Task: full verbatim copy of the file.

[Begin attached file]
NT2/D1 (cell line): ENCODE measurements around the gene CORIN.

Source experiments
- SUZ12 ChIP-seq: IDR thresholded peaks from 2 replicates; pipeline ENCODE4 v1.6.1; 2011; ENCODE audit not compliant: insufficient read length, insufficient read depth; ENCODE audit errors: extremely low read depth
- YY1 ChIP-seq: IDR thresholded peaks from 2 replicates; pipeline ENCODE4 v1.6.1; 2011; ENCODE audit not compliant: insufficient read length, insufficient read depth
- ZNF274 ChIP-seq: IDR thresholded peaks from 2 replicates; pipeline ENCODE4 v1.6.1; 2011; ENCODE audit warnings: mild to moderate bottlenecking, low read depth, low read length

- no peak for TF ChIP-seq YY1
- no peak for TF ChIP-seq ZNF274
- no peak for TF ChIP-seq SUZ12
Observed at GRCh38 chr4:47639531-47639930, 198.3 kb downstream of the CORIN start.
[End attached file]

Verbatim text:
NT2/D1 (cell line): ENCODE measurements around the gene CORIN.

Source experiments
- SUZ12 ChIP-seq: IDR thresholded peaks from 2 replicates; pipeline ENCODE4 v1.6.1; 2011; ENCODE audit not compliant: insufficient read length, insufficient read depth; ENCODE audit errors: extremely low read depth
- YY1 ChIP-seq: IDR thresholded peaks from 2 replicates; pipeline ENCODE4 v1.6.1; 2011; ENCODE audit not compliant: insufficient read length, insufficient read depth
- ZNF274 ChIP-seq: IDR thresholded peaks from 2 replicates; pipeline ENCODE4 v1.6.1; 2011; ENCODE audit warnings: mild to moderate bottlenecking, low read depth, low read length

- no peak for TF ChIP-seq YY1
- no peak for TF ChIP-seq ZNF274
- no peak for TF ChIP-seq SUZ12
Observed at GRCh38 chr4:47639531-47639930, 198.3 kb downstream of the CORIN start.